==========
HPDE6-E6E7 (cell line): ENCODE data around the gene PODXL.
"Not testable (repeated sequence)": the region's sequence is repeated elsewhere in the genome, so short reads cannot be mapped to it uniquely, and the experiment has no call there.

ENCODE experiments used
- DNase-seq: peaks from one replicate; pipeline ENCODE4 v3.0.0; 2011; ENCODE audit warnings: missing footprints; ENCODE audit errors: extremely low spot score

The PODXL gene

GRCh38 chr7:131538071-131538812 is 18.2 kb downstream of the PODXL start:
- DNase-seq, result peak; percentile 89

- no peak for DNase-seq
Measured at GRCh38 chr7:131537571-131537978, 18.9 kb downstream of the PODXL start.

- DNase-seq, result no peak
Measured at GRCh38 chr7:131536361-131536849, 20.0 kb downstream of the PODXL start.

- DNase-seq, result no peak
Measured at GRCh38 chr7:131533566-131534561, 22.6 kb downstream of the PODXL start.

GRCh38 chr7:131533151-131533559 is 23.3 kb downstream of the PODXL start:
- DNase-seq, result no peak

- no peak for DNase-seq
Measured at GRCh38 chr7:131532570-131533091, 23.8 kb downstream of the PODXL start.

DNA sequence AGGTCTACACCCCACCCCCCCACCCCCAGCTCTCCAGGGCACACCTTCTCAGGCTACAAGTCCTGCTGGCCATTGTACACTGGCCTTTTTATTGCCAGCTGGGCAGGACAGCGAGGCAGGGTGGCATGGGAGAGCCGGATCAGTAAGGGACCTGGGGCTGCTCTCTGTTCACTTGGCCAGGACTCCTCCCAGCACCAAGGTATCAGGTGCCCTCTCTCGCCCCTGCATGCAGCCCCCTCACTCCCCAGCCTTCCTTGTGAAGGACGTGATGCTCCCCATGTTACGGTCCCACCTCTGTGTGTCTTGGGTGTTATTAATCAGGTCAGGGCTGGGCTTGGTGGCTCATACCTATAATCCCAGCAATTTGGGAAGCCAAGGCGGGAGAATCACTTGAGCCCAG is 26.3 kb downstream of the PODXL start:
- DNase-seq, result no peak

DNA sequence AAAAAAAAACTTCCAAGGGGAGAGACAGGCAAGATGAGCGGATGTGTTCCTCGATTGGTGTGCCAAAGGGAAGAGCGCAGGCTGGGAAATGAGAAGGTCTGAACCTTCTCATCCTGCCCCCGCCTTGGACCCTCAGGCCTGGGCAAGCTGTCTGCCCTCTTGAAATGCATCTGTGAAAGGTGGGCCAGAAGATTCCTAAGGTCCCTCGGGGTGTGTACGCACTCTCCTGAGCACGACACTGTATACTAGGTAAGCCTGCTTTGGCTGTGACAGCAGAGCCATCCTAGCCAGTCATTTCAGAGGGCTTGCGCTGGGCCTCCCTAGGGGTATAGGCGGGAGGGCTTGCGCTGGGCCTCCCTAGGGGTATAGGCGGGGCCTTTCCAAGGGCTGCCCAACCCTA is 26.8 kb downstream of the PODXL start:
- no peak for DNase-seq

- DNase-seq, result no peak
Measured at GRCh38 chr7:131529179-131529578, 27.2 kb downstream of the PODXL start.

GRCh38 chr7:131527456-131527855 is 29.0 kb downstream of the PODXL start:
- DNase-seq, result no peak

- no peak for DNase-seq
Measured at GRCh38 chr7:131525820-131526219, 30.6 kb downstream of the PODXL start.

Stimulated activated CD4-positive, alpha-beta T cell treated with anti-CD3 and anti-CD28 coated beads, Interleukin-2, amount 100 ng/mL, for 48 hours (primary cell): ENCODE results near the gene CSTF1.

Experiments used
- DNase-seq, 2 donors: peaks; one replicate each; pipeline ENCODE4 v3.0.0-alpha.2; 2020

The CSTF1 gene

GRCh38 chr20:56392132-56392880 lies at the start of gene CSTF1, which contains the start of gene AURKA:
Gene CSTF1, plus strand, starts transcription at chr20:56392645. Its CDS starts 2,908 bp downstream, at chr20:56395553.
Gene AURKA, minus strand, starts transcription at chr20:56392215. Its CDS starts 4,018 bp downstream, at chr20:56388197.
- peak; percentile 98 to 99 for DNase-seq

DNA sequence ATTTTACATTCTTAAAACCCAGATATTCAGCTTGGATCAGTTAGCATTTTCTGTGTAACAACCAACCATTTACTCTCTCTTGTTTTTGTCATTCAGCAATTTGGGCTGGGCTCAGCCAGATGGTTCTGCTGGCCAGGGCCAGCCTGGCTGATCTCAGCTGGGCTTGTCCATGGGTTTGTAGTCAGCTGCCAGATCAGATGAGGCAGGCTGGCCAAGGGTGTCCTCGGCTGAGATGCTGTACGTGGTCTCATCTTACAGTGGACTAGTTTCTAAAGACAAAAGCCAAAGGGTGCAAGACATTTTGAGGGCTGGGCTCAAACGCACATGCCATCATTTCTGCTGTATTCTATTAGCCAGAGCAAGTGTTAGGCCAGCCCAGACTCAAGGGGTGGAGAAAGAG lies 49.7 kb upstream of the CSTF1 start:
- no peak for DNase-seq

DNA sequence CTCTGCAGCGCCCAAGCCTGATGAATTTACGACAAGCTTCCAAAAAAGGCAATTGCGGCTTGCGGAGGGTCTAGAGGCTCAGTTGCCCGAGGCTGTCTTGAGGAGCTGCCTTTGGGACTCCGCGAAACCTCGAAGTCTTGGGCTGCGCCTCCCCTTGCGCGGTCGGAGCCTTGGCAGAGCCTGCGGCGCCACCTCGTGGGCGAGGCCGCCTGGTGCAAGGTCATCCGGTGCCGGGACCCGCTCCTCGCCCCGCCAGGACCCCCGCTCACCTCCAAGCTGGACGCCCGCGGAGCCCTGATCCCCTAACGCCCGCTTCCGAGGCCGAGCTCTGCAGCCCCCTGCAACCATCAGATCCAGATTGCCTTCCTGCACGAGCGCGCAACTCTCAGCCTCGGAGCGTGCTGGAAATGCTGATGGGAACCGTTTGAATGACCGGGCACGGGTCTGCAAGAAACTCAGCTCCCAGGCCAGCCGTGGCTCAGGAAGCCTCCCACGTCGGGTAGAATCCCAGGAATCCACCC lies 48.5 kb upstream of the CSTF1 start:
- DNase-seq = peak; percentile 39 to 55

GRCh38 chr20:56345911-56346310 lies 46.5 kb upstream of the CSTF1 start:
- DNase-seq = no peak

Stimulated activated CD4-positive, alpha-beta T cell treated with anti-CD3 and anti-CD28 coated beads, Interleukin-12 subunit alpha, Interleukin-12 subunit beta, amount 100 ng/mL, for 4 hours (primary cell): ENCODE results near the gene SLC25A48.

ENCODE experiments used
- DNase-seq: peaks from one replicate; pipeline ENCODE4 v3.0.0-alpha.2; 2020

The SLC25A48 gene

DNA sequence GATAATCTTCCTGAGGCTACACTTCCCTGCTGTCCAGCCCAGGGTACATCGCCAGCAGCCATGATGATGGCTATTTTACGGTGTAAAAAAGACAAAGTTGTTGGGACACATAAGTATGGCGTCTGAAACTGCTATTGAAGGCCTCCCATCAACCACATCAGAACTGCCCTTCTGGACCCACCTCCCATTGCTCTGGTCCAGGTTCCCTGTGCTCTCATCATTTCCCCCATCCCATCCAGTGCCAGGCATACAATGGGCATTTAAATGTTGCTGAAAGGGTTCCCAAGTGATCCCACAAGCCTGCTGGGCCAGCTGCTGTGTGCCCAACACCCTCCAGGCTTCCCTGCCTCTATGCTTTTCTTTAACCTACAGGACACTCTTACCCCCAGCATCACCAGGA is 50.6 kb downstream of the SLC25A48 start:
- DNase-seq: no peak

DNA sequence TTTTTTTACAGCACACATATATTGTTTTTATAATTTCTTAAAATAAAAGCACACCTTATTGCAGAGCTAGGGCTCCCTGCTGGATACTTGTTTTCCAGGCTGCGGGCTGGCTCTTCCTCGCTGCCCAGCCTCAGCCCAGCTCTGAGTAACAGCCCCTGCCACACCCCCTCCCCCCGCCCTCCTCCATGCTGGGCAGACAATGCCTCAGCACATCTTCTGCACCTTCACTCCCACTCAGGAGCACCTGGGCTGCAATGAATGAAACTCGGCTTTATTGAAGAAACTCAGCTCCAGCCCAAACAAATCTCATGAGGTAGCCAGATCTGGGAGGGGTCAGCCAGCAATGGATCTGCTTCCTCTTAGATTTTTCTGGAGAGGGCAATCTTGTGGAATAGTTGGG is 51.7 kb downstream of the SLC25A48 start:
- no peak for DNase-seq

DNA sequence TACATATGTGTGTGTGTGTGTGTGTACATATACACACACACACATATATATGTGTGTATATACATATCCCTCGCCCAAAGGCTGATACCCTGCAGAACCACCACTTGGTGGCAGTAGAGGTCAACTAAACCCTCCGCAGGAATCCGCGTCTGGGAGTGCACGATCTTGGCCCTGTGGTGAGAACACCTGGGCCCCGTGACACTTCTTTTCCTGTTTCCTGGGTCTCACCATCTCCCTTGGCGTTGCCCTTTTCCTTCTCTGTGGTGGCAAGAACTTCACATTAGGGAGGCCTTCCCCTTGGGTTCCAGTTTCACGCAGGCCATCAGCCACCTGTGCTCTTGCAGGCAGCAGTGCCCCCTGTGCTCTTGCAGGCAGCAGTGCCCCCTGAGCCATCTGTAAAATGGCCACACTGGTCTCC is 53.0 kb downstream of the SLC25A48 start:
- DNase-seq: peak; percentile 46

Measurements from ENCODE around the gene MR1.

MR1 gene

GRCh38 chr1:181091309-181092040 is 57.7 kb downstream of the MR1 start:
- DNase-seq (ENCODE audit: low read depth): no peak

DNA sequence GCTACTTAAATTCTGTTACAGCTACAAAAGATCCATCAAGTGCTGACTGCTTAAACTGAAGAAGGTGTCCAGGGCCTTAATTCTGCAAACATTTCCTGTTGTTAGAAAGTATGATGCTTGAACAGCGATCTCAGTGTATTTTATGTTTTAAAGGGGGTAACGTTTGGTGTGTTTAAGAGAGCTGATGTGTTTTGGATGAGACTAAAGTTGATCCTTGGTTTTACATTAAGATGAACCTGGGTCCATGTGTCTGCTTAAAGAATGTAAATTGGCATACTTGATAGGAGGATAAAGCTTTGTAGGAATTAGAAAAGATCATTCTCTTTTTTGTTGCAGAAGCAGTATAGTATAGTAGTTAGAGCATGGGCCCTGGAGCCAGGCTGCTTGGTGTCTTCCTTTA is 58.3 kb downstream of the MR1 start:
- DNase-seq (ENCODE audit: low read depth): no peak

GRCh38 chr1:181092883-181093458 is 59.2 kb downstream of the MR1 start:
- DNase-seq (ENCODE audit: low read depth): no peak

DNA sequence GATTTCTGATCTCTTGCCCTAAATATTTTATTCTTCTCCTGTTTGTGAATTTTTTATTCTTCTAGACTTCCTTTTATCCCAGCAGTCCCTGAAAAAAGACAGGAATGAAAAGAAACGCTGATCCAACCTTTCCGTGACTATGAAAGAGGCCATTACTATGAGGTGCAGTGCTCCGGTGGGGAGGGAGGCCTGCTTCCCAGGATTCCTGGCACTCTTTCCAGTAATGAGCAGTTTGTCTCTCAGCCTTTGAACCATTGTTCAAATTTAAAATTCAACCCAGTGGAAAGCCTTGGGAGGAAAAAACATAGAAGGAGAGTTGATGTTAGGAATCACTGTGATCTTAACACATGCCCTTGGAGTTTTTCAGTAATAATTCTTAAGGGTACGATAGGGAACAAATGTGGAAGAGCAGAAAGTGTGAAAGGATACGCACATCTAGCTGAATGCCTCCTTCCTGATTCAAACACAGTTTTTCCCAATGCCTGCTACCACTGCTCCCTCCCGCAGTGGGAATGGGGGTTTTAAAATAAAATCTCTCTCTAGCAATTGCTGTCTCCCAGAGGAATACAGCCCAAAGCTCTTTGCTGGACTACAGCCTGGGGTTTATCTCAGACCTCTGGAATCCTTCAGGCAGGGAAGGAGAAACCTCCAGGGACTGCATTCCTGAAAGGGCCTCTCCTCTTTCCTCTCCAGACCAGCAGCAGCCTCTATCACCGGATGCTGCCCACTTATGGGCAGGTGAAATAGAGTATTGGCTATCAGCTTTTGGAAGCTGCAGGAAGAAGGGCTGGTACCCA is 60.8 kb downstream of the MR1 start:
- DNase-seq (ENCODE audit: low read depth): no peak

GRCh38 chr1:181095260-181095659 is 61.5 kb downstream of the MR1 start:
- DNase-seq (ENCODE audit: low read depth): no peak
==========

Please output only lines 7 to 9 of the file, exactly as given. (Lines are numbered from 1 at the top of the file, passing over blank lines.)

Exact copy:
- DNase-seq, result peak; percentile 89

- no peak for DNase-seq
Measured at GRCh38 chr7:131537571-131537978, 18.9 kb downstream of the PODXL start.